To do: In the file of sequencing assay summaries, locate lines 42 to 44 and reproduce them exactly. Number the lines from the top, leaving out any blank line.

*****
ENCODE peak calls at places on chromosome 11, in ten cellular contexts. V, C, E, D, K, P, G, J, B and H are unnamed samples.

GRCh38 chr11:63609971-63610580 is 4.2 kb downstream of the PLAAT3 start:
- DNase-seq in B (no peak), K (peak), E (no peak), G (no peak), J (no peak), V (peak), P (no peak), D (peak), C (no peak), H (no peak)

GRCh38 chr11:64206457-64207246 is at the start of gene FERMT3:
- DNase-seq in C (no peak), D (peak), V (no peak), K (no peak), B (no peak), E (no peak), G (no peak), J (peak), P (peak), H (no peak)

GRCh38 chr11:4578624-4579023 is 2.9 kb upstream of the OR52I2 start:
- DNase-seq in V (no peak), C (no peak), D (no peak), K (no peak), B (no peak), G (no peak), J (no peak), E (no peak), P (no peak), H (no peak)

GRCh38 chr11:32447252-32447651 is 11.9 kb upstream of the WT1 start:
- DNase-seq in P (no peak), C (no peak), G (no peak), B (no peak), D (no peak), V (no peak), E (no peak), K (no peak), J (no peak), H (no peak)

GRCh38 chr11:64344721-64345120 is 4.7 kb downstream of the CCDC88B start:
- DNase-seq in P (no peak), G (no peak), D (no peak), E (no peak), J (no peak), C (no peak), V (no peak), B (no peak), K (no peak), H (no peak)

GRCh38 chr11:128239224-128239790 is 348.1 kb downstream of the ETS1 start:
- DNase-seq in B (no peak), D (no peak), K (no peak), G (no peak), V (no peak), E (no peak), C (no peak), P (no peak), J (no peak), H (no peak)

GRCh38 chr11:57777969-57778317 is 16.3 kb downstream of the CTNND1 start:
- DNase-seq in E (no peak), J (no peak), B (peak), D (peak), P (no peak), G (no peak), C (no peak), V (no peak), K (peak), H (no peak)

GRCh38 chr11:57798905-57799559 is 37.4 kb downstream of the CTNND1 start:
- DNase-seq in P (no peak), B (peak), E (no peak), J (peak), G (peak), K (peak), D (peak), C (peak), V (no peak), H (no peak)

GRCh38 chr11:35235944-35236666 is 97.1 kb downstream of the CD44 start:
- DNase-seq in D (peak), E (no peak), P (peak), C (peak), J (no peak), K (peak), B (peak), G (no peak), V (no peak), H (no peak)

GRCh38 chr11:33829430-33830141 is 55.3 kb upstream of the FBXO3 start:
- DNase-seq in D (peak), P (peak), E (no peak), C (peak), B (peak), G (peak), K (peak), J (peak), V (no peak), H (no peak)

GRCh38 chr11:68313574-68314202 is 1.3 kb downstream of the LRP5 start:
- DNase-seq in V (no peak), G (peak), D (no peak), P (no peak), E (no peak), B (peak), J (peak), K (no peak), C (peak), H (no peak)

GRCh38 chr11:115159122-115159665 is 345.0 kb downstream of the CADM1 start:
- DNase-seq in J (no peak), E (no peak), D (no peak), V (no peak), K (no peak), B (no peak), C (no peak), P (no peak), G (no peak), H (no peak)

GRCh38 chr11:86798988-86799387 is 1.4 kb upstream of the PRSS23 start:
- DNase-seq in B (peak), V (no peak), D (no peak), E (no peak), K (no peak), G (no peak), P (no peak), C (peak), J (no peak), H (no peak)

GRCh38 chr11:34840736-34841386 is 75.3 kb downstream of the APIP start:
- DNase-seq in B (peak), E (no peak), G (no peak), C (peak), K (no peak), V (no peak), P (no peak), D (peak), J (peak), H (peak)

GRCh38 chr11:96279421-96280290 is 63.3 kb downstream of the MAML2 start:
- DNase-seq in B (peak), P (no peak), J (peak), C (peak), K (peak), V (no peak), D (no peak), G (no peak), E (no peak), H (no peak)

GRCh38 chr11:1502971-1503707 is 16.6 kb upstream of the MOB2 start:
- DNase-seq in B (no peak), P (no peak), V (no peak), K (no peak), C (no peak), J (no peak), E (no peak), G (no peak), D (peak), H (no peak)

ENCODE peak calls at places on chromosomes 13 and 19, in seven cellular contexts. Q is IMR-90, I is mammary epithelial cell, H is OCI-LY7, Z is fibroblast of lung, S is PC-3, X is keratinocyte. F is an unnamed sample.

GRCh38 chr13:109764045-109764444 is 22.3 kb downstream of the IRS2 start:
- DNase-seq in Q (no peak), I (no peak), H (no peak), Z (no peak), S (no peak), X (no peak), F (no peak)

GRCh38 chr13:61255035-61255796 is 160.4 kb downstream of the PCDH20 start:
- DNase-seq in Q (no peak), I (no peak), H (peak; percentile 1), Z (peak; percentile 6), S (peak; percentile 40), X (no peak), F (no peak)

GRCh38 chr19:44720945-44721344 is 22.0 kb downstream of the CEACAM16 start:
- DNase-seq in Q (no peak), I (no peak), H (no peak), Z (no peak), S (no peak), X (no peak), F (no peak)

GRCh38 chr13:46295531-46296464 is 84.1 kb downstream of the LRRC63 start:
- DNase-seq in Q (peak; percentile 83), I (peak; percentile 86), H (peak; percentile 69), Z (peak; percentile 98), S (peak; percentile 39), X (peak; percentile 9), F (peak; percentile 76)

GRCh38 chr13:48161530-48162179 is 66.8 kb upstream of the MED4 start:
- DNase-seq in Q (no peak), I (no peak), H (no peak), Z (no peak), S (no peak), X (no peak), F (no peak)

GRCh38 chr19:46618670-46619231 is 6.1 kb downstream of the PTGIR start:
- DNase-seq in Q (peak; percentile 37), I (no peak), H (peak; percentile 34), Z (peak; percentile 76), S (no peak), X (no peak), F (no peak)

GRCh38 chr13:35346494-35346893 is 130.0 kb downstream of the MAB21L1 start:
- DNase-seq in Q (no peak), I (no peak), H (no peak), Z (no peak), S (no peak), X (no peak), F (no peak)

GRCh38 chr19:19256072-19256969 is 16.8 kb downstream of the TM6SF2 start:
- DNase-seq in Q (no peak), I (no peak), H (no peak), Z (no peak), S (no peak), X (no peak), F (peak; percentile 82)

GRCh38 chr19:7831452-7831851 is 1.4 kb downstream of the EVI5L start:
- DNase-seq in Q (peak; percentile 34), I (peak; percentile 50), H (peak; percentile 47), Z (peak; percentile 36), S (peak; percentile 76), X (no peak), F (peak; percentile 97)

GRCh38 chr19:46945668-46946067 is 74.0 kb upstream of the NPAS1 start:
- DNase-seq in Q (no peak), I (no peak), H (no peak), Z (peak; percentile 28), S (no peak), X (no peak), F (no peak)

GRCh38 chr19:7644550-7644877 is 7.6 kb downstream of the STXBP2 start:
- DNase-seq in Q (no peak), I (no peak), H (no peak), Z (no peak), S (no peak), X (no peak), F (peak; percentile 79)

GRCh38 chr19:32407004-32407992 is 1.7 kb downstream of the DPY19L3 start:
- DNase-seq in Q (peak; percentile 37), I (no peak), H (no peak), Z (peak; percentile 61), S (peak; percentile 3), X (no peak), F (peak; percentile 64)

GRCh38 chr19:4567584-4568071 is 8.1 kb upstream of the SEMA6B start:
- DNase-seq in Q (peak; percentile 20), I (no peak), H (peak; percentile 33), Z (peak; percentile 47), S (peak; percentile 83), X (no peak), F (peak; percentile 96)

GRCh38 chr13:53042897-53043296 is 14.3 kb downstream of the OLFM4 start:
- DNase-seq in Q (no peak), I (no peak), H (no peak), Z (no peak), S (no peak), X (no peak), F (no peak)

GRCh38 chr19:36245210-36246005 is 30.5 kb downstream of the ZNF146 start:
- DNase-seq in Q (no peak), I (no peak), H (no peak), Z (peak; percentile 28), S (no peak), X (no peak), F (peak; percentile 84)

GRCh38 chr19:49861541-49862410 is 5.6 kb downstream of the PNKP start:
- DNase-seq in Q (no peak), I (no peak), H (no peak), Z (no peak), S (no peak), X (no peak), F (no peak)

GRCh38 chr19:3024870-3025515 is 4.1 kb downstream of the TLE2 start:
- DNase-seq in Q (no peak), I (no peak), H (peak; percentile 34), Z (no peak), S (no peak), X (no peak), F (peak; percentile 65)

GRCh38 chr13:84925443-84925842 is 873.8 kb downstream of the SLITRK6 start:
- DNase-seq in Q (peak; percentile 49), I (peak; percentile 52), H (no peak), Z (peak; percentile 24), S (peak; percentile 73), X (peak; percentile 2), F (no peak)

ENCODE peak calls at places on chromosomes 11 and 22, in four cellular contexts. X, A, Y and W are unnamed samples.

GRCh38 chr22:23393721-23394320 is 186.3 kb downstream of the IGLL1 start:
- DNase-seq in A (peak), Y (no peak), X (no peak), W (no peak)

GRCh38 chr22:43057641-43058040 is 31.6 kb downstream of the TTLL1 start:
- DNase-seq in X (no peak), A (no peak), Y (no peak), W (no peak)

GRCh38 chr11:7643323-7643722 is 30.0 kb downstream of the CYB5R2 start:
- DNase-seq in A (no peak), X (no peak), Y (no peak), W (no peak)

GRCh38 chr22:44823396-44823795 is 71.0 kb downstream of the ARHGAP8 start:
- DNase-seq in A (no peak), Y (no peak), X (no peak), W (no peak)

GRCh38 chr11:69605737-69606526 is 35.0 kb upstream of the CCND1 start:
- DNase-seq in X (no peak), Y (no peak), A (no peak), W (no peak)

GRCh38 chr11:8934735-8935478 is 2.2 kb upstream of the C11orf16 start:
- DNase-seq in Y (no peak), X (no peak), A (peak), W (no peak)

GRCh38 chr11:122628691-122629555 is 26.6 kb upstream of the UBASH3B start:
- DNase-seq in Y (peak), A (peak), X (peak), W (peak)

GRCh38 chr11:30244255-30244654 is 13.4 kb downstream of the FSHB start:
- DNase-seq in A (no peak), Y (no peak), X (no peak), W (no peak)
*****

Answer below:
- DNase-seq in Q (peak; percentile 83), I (peak; percentile 86), H (peak; percentile 69), Z (peak; percentile 98), S (peak; percentile 39), X (peak; percentile 9), F (peak; percentile 76)

GRCh38 chr13:48161530-48162179 is 66.8 kb upstream of the MED4 start:
- DNase-seq in Q (no peak), I (no peak), H (no peak), Z (no peak), S (no peak), X (no peak), F (no peak)